I'm from the South, born and raised in Georgia. Probably gonna die in Georgia.
Yes, I'm a white male Southerner. That means that I'm subject to a lot of stereotyping. I've met more than one person from up North (anywhere above LaGrange to me, but in this case more like above the Mason-Dixon line) assumes that I vote straight-ticket Republican, love NASCAR, have a Confederate flag somewhere on my pickup truck, own 25 guns, go to church every Sunday, eat grits every morning, love country music and eat too much fried chicken.
Indeed, I do eat too much fried chicken. In fact, I eat way too much fried (fill in the blank with dang near any animal here). Although, grilled (fill in the blank with dang near any animal here) also is fine with me.
Unfortunately, the thing about stereotypes is that they often -- though not always -- spring from people's experiences and often turn out to be correct. But not always.
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But just because every stereotype folks have about Southerners doesn't necessarily apply to me doesn't mean I'm not Southern through and through. All you've got to do is hear me speak. "Yep, he's Southern, all right!"
So, let's clear a few things up about my Southern-ness or lack thereof in some folks' eyes:
I do love country music -- real country music, not that bland stuff on today's radio. You can have Luke Bryan and Carrie Underwood; give me Merle Haggard, Johnny Cash, Waylon and Willie.
Yes, I drive a pickup truck. It's an extremely practical little pickup that gets good gas mileage. It does not have a gun rack or any Confederate icons, but it does have Margaritaville and Georgia Bulldogs magnets.
Speaking of the Georgia Bulldogs, yes, college football holds an illogically dear place in my heart. Yes, I believe national championship games that don't involve SEC schools don't actually count.
And, yes, there is a statue of Herschel Walker in my living room at the base of which I practice various gameday rituals involving live chickens (who, coincidentally, later become fried chickens).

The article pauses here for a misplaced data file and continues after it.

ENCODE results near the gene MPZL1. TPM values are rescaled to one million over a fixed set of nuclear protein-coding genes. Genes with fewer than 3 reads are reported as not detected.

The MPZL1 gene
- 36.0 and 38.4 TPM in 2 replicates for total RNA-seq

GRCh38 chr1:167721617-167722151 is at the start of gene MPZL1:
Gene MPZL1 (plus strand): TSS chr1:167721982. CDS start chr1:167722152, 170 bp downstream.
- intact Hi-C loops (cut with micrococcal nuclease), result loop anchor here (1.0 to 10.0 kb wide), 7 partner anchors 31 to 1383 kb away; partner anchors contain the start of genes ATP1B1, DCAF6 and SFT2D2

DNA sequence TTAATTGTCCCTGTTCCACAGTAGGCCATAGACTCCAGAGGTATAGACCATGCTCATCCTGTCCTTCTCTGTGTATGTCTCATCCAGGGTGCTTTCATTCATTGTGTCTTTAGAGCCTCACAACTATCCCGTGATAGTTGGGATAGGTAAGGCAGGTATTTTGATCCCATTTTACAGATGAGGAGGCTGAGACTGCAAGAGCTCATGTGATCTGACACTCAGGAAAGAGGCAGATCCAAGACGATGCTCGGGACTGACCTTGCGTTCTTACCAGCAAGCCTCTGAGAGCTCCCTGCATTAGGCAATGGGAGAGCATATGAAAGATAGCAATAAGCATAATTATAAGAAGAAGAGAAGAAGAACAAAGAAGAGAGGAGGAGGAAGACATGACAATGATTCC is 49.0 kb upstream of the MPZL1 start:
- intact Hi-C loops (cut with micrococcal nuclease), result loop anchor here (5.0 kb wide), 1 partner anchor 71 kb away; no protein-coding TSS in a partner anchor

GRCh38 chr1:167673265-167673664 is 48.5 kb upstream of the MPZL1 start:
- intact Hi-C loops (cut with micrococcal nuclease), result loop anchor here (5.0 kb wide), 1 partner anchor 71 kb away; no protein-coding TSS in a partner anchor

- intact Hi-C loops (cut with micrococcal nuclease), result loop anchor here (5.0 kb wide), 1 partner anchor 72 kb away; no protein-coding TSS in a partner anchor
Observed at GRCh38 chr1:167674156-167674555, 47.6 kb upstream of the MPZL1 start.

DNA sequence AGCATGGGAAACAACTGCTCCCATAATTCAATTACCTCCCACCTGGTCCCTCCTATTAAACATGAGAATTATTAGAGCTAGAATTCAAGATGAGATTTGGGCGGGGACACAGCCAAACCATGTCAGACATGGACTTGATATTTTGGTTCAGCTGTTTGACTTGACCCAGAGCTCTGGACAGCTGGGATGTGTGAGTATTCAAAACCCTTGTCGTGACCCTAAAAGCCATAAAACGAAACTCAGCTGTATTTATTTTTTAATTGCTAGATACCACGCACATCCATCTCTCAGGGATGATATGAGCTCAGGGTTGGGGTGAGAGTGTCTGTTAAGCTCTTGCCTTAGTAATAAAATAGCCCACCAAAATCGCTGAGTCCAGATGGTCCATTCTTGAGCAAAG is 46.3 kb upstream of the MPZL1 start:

I do like NASCAR but only the last 20 laps. I'm not sure what the hundreds before them are for.
I've voted for Republicans and Democrats and will never, ever affiliate myself with either party. Part of being Southern is having an independent streak and another part is supporting hard-working common folks. So, whoever is on the side of common folks (and I'm about as common as they get) and small businesses instead of billionaires and shady corporations gets my vote right now.
The most important life lessons I learned in childhood were provided by my family, Sheriff Andy Taylor and Bo & Luke Duke.
And, of course, I have Confederate heritage in my family, but you won't find that flag anywhere in my home. Not all heritage should be celebrated. My ancestors may have struggled and fought valiantly, but they did so for the wrong side.
The truth of the matter is that I don't really care if folks up North think I'm Southern or not -- nor, quite frankly, do I care if my neighbors think I'm Southern or not.
What matters is how I define myself. And that's about as Southern as it gets.
Connect with Chris Johnson at Facebook.com/KudzuKidWriting or on Twitter @kudzukid88.